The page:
Being a chef was investment analyst Wilson Low's childhood ambition.
Growing up, his interest in cooking was piqued while helping his grandmother and father wash and chop ingredients before they fired up the wok for family meals. Though the chores were tiring, he relished the opportunity to observe them cooking.
After completing his O levels, he considered joining the Singapore Hotel and Tourism Education Centre (Shatec) to learn to be a cook, but his mother was concerned about opting for such "an unconventional career". His father died more than four years ago. Mr Low says: "I didn't want to disappoint my mum and I was quite uncertain of my future then."
He took up an electronics engineering course in Singapore Polytechnic and went on to do an economics and finance degree in RMIT at SIM University.
Now 35, he is giving his childhood dream a shot. In April this year, he enrolled in the part-time WSQ Certificate in Culinary Arts (Asian Cuisine) course conducted by the Asian Culinary Institute (ACI).
He had chanced upon an Instagram post by a friend who had attended the institute's cooking classes. Knowing that SkillsFuture credits can be used to offset course fees also helped.
Over the past four months, he got a taste of working in a professional kitchen, picked up knife and food-hygiene skills and learnt to cook more than 10 dishes such as Hainanese pork chop and achar.
He put his cooking skills to good use at last month's Culinary Star Quest competition. Organised by the ACI, the competition aims to unearth aspiring culinary talents, aged 18 to 50, to work in the food and beverage industry.
Mr Low beat 14 others to clinch the top prize in the 11/2-hour-long competition, during which participants had to cook a plate of fried rice and a dish centred on a mystery ingredient - chicken.
He whipped up garlic fried rice and his older sister's version of chicken stew, which was a hit with the judges, including celebrity chef Eric Teo.
His secret to a good chicken stew? "The onions, potatoes and carrots need to be cooked for 30 minutes until they caramelise in the broth," Mr Low says.
A fan of reality cooking television shows, such as celebrity chef Gordon Ramsay's Kitchen Nightmare, Mr Low had an "adrenaline-pumping" taste of cooking within time constraints.
He recalls: "My mind went blank a few times as there were so many people watching me cook. I had to pretend I was cooking alone at home. "
Following his success, he advanced to a Higher Certificate course in culinary arts yesterday and is working towards attaining a Diploma in Culinary Arts. He is considering a career switch to become a chef when he graduates next year.
He says his wife, a 34-year-old accountant, has been his pillar of support during the cooking course, from buying kitchen tools for him to accompanying him to the library for "cooking research". The couple have no children.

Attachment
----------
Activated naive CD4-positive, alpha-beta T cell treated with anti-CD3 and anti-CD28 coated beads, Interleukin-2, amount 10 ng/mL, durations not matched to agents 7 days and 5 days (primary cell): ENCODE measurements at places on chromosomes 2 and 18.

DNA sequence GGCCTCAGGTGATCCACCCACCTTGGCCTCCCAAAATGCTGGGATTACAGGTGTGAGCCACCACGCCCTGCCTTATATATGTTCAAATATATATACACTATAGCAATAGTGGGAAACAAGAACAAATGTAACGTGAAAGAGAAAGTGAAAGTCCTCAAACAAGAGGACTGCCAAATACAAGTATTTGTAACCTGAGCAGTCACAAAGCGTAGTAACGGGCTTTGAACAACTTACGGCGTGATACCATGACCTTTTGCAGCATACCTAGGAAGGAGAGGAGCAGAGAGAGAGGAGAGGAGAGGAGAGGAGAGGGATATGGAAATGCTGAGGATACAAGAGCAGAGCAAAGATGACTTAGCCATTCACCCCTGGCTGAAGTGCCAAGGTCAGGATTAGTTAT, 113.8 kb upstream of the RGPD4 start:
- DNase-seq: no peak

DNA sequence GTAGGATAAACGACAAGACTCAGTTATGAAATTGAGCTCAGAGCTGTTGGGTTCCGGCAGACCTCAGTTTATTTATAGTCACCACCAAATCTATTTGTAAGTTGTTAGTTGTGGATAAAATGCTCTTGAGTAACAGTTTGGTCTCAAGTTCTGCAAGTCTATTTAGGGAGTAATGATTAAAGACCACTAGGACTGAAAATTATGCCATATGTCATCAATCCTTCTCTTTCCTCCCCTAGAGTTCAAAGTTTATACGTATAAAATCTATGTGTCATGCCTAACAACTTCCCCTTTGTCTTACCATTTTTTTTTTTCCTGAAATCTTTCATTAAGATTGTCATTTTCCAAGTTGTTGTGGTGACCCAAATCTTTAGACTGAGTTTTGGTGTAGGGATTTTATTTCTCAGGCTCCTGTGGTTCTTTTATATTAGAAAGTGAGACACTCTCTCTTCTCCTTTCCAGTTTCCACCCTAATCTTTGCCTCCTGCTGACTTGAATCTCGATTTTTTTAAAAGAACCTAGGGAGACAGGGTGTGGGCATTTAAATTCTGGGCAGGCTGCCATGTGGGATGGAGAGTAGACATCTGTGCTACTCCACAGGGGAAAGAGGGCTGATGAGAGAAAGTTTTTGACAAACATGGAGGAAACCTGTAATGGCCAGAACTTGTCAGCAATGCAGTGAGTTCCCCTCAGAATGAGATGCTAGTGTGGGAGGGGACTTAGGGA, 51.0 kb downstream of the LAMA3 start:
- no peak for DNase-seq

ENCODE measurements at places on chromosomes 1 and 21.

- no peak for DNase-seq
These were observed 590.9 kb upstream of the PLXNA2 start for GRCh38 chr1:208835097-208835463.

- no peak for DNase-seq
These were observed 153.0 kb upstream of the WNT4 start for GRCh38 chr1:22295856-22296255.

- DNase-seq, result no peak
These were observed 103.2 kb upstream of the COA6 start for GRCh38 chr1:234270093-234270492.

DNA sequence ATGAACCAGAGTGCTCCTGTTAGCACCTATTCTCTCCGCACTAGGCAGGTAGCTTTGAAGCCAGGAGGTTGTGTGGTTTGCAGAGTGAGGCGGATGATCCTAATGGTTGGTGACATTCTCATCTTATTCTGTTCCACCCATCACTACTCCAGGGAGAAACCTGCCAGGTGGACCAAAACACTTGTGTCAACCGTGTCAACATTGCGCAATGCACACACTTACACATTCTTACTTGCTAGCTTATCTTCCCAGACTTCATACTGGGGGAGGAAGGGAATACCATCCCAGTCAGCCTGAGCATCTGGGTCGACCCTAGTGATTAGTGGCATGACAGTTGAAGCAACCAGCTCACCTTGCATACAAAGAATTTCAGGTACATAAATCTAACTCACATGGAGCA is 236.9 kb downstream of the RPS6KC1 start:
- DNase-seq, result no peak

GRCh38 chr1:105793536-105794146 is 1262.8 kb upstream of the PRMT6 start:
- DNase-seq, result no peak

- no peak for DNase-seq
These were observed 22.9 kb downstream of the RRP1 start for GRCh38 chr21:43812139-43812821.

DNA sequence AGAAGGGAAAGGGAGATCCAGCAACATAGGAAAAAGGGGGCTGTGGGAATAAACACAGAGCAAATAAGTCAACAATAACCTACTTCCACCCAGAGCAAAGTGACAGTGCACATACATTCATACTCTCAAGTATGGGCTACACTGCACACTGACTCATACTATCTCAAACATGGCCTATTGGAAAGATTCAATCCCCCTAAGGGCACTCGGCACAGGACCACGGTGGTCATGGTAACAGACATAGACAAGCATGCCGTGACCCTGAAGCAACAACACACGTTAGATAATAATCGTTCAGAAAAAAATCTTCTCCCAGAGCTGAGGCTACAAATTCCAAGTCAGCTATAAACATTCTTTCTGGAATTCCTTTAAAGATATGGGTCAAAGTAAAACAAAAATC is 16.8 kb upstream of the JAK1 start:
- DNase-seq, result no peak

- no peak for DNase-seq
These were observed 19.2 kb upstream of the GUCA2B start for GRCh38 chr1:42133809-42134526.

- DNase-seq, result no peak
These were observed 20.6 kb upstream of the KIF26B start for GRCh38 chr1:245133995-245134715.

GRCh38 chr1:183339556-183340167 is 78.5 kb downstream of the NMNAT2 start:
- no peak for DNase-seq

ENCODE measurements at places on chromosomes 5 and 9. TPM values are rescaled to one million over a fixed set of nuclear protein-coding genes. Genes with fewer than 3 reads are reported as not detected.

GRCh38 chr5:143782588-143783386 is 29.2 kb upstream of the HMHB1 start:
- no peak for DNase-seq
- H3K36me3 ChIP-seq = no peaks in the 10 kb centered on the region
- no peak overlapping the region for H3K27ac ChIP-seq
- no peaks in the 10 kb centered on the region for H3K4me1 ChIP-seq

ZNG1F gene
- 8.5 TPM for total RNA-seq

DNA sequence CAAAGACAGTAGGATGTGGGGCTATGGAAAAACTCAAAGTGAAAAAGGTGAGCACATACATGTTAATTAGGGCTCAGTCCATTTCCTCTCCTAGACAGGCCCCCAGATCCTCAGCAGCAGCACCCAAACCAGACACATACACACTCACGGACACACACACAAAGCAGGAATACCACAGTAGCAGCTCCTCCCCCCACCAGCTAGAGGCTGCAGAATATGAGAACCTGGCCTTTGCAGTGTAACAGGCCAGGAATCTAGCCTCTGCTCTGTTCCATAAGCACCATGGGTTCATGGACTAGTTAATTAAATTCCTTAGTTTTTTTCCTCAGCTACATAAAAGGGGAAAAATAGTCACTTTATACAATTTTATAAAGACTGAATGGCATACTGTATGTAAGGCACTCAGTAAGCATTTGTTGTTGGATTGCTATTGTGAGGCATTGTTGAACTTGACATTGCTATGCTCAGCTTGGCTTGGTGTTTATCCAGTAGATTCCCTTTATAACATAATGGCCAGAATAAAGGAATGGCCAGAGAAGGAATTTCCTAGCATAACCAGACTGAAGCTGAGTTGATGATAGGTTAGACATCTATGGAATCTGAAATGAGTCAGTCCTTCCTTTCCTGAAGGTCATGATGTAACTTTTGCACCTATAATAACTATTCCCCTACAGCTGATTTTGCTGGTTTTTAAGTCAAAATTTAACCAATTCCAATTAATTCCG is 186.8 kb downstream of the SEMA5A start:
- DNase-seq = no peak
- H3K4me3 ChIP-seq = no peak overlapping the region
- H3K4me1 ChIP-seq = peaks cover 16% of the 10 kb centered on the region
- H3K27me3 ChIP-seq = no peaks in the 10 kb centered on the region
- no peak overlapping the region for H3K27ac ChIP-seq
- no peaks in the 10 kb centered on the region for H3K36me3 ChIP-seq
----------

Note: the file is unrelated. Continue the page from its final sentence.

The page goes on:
Asked about making the transition from an office job to the kitchen, he says: "I will be venturing into uncharted territory, but nothing ventured, nothing gained."
What is the biggest thing you learnt from the cooking course?
The roll-cutting technique for chopping vegetables, which does not bruise the ingredients. It is easy, fast and requires less energy than chopping.
WHAT WOULD YOUR LAST MEAL BE?
My father's ngoh hiang and my grandmother's cockle omelette.
What is a surprisingly complicated dish that you have learnt?
French fries. I thought it involved just deep-frying strips of potatoes, but it is such a hassle to prepare. You need to wash the potatoes to remove excess starch, cut them into strips, boil and dry them and place them in a deep freezer to ensure they will be crispy when fried.
What is the toughest dish to cook?
My late father's recipe for ngoh hiang. He used a mix of lean and fatty pork in sliced and minced forms. That gave the meat roll a good bite.
I am still trying to figure out the proportions of the various cuts to achieve the same taste.
What two dishes would you take to a potluck party?
Roast pork (sio bak). Although it is time-consuming to prepare, it is more satisfying to roast it at home as the skin is crispier. It is also cheaper.
I'd also cook stir-fried prawns with salted egg because the sweetness of prawns goes well with salted egg.
Your father was a big cooking influence on you. Which of his dishes is your favourite?
Deep-fried carrot cake, his signature dish. It was crispy on the outside and soft inside. He used more shredded radish than flour, which gave more flavour. He used to cook it for Chinese New Year and I am continuing this tradition in memory of him.
Which chef do you look up to?
Chef Eric Teo. Before I knew him as a judge on the competition, I had seen him on Channel 8's Love On The Plate 3, which featured chefs cooking in rural areas. I was impressed by how he was determined to cook for villagers in Hanoi despite feeling unwell.
What are some of your favourite eating places?
Ru Ji Kitchen in Redhill Food Centre. I like that the fishball noodles have a traditional taste. The fishballs are springy and have just the right amount of saltiness.
For fish soup, I join the queue at Han Kee Fish Soup at Amoy Street Food Centre, which has fresh fish slices cooked in a light broth.
The rojak at Wah Yew Food Stall in Boon Lay Place Food Village uses a light and fragrant prawn paste sauce.
Do you have any advice for those thinking of a mid-career switch?
Don't procrastinate, don't wait till next week to think about it again. Look out for training opportunities and get down to it.
If you could have a meal with anyone, who would that be?My late father and grandmother. I did not see much of my father as he worked shifts as a truck driver. I regret not jotting down their recipes for dishes I enjoyed eating.
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